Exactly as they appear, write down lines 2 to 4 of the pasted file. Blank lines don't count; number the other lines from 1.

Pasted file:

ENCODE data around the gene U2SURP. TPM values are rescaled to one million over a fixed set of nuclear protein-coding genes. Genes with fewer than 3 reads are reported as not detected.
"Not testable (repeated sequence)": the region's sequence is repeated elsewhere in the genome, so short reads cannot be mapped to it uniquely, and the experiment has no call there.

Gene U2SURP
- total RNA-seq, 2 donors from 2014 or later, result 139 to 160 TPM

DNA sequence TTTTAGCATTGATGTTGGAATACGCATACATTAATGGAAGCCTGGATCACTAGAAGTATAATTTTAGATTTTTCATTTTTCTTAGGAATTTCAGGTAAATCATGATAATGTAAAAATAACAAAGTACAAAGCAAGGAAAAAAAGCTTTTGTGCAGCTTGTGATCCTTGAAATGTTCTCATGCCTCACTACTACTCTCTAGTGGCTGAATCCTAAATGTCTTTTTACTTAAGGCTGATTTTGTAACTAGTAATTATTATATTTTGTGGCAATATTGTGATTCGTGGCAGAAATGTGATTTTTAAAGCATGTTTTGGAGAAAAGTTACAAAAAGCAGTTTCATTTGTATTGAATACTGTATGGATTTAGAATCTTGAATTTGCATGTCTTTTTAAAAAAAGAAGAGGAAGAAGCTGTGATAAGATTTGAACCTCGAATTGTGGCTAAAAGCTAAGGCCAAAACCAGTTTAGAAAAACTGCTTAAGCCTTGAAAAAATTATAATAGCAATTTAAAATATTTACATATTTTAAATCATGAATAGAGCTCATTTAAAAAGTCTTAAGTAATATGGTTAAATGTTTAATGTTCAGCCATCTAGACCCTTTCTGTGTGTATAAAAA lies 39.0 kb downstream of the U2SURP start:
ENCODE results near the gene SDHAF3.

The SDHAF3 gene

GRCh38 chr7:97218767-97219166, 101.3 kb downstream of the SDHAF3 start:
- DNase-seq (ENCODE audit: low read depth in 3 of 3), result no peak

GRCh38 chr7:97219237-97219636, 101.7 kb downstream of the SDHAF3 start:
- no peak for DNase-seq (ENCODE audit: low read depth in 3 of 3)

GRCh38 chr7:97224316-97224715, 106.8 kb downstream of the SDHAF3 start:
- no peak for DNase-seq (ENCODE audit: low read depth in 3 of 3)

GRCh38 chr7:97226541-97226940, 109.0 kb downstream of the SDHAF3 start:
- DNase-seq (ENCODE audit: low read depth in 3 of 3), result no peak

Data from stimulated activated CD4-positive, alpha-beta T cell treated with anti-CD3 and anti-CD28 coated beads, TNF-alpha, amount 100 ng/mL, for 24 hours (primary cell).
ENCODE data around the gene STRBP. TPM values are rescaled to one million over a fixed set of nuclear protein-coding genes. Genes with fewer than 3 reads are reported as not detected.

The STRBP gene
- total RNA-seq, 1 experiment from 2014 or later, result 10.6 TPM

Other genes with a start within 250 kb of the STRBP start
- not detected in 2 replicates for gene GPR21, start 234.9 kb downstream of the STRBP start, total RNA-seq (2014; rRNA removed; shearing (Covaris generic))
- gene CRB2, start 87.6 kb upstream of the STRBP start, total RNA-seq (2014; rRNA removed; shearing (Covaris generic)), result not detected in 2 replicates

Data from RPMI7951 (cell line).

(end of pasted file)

"Not testable (repeated sequence)": the region's sequence is repeated elsewhere in the genome, so short reads cannot be mapped to it uniquely, and the experiment has no call there.

Gene U2SURP
- total RNA-seq, 2 donors from 2014 or later, result 139 to 160 TPM